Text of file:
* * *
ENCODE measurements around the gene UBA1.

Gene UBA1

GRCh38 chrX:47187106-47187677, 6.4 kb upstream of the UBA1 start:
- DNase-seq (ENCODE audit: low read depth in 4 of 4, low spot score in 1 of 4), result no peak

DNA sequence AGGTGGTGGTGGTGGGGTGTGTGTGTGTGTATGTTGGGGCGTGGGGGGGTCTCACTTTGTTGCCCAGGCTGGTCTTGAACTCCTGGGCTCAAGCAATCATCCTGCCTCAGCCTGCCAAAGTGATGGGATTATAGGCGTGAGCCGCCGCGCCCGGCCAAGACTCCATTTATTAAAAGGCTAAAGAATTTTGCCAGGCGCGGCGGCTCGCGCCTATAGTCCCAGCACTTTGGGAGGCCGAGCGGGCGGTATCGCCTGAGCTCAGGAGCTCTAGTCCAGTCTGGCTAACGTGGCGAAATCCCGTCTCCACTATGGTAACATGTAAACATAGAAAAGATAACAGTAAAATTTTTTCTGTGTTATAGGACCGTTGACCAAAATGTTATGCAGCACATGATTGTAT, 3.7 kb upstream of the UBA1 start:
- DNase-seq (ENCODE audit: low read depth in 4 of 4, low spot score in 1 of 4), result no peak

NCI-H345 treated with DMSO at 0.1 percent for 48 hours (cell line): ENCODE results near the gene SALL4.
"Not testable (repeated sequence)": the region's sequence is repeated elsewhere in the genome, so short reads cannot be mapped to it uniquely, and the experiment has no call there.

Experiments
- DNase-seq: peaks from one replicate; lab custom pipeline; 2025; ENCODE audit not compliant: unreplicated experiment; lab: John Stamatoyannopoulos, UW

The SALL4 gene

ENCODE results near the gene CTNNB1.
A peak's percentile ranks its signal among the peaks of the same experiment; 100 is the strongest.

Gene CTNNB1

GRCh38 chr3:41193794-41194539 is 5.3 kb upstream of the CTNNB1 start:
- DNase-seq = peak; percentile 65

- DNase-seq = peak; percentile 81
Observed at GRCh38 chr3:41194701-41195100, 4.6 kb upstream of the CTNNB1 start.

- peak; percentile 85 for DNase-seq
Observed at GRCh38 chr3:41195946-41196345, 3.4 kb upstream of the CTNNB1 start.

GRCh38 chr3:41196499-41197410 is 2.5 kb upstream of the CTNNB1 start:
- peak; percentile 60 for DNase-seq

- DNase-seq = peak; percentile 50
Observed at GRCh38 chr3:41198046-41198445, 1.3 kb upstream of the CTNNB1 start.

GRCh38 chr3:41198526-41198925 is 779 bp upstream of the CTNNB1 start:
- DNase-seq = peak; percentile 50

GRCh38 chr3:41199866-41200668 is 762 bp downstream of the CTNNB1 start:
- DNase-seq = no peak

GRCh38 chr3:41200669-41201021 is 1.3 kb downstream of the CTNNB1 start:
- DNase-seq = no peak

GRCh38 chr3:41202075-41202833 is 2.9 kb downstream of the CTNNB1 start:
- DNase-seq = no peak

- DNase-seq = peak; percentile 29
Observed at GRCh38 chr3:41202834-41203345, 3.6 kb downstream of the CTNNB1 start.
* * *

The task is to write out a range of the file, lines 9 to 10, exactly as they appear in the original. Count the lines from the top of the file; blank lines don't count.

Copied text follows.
Experiments
- DNase-seq: peaks from one replicate; lab custom pipeline; 2025; ENCODE audit not compliant: unreplicated experiment; lab: John Stamatoyannopoulos, UW